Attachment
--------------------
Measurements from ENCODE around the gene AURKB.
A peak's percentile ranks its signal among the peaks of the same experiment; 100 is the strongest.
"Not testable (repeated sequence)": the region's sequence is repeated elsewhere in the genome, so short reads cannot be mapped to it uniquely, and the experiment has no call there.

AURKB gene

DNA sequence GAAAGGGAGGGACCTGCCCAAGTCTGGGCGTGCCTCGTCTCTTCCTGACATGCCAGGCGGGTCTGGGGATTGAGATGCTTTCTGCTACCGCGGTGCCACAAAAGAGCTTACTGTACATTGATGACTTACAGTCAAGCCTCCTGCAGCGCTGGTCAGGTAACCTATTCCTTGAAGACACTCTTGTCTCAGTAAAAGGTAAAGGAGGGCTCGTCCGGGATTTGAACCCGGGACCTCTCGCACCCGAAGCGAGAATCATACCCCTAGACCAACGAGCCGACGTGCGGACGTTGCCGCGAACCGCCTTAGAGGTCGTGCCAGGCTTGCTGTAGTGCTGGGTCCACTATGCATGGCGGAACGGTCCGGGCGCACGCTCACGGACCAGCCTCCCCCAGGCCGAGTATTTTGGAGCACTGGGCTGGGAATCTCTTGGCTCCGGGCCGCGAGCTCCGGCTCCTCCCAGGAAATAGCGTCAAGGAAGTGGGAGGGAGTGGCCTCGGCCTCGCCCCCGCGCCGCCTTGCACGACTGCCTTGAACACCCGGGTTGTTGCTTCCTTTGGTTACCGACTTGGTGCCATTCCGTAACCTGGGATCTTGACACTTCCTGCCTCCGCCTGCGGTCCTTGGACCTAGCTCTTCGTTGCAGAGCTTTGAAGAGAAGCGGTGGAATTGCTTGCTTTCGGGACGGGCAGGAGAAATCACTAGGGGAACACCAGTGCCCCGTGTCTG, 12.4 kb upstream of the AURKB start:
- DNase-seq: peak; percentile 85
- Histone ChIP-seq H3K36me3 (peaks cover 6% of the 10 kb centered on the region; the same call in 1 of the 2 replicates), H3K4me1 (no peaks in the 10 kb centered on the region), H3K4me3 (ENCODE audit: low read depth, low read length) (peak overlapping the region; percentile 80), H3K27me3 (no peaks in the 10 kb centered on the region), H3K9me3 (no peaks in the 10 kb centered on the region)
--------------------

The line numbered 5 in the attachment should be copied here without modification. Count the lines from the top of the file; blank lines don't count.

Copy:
DNA sequence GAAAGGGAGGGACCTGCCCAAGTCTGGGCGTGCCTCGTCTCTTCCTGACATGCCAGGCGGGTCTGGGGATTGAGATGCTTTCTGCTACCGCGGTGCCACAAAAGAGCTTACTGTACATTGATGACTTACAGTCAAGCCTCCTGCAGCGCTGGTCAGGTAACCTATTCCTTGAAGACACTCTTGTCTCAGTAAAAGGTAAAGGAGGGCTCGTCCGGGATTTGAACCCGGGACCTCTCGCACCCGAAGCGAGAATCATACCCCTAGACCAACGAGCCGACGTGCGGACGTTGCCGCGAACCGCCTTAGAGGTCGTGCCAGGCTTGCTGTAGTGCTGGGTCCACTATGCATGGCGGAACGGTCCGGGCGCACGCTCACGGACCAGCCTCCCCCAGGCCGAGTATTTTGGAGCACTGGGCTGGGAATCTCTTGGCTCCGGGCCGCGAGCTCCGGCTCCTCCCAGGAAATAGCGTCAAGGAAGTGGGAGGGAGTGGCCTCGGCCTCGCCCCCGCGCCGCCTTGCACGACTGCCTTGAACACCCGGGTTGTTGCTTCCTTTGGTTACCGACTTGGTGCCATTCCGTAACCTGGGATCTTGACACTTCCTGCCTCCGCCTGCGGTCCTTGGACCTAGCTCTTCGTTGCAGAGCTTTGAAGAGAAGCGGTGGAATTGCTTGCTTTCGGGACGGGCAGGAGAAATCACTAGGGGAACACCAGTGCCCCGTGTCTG, 12.4 kb upstream of the AURKB start: